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留学生语言学dissertation范文-Globalisation and the Chinese Language

留学生语言学dissertation范文,NCUK Graduate Diploma and PMP Programme 2009 - 2010

STUDENT ID: WH-09-0001

Research Methods Assessed Coursework: Component 2: The Dissertation

Topic: Globalisation and the Chinese Language
Globalisation is generally thought of first in economic terms; although it also has clearly always had a cultural effect. This has become particularly noticeable in the age of modern global media in the impact of globalisation, and of the English language, on other languages. This effect was felt first in Europe and strongly resisted as cultural domination (Gordon & Meunier, 2000) in France where laws against “franglais” in official media have been in place since 1994 (Pooley, p.95), or in Germany where “Denglish” is seen as a treat by many (Cleaver, 2001). This effect is felt across East Asia: in the Philippines (Villanueva, 2007) where English is seen as a threat to the establishment of Filipino as a national language, or in Japan (Blair, 1997), where there is a cultural tradition that is now threatened by what Ota (2002) calls the “rampant use of English loan words”, concluding that, for the Japanese, knowing English is now indispensible. China is now the latest member of the global community and the dissertation presents the background to the possible linguistic effects of English on Chinese and offers findings, based on original research, concerning the attitudes to those effects of two groups: Chinese graduates in their early twenties and the generation of Chinese before that.


Contents
1.Introduction and Background p. 3
2.Methodology
3.A brief introduction to loanwords
3.1 The relationships among Words, Language and Culture
3.2 Main Sources of Loanwords in the English and Chinese Languages
3.2.1 Culture Infusion
3.2.2 Inflow of New Words in Technology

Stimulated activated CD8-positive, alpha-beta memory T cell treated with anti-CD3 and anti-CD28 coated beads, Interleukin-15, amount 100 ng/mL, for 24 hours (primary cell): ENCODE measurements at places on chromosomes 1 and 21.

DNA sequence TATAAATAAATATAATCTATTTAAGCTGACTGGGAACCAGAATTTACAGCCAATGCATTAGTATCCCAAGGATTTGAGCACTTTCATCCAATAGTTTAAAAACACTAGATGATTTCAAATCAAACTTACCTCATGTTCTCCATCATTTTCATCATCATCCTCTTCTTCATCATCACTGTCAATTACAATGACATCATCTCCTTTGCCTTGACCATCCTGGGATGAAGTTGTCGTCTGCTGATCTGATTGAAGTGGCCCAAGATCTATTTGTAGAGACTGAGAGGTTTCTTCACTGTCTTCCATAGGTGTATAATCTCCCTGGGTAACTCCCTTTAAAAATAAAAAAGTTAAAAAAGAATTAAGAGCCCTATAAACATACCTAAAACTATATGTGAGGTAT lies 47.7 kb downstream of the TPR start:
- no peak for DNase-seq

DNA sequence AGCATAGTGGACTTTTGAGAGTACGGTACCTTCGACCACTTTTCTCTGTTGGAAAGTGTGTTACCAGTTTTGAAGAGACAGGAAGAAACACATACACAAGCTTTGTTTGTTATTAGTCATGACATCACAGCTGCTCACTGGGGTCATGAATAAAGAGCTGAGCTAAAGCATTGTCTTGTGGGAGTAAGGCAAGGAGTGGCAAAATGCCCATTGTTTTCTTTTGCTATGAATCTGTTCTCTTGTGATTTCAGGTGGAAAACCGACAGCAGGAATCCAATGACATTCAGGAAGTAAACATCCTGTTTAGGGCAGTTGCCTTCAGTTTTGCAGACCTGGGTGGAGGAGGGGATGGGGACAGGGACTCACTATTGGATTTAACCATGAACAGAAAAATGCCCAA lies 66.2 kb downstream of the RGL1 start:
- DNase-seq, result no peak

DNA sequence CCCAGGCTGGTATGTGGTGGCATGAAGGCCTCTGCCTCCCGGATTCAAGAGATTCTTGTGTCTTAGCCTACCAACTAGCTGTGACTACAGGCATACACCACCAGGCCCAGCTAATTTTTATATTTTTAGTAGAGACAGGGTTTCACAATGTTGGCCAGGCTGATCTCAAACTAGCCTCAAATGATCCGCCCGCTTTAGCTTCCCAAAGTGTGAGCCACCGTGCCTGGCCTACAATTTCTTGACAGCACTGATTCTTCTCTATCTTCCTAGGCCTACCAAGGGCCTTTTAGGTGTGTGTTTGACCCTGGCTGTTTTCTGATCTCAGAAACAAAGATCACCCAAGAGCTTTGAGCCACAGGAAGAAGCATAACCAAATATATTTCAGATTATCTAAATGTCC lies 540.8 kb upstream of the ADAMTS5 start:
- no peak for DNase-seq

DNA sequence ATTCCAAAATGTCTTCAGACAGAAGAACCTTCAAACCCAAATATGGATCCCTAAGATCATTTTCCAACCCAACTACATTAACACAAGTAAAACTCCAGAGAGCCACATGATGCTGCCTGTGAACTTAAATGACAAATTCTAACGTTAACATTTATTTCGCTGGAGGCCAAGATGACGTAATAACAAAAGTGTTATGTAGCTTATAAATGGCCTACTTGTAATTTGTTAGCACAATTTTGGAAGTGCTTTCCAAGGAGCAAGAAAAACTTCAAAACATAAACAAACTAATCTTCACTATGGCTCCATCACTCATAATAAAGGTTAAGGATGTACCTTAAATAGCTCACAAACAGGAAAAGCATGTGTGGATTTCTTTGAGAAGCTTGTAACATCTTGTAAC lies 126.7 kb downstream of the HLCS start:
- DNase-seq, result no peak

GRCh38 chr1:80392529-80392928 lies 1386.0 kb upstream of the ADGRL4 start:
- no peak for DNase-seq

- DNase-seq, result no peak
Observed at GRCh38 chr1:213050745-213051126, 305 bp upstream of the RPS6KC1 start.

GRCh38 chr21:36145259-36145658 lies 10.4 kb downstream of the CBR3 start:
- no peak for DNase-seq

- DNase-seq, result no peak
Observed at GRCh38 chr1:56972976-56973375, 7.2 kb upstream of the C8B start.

3.2.3 New Coinage of Network Words
3.3 Influence of loanwords
4.Attitude survy
Conclusion
Bibliography
1. Introduction and Background
In the past, two clear instances of foreign languages affecting Chinese significantly can be identified. More than 1500 years ago the introduction of Budhism saw many terms from Sanskrit and other ancient Indian languages entering Chinese (Chu, 2003) a process that has attracte scholarly comments since (Lahiri, 2008) but of little importance to anyone else to-day, and probably to very few then and, more recently, from German, usually via Russian, the political and economic vocabulary associated with Marxism: still in common use officially (O’Brien), but declining in modern economic contexts (Zanier, 2008). These are both very specialised areas; but globalisation affects everyone, by definition, and the effects of this on to-day’s language have not been studied. This section will present the background for such a study.

.2. Methodology
Since the publication of “Quantitative Methods in Linguistics” (Johnson, 2008) quantitative methods have become increasingly popular (Larson-Hall, 2008) in areas as diverse as comparative linguistics (Cysouw, 2008) and phonology (Guy, 2005) using statistical methods to approach “a common problem: variation” (Labov, 2008, p.1) and there is an established history of quantitative approaches to large corpus-based projects (de Mőnnink, 1997).



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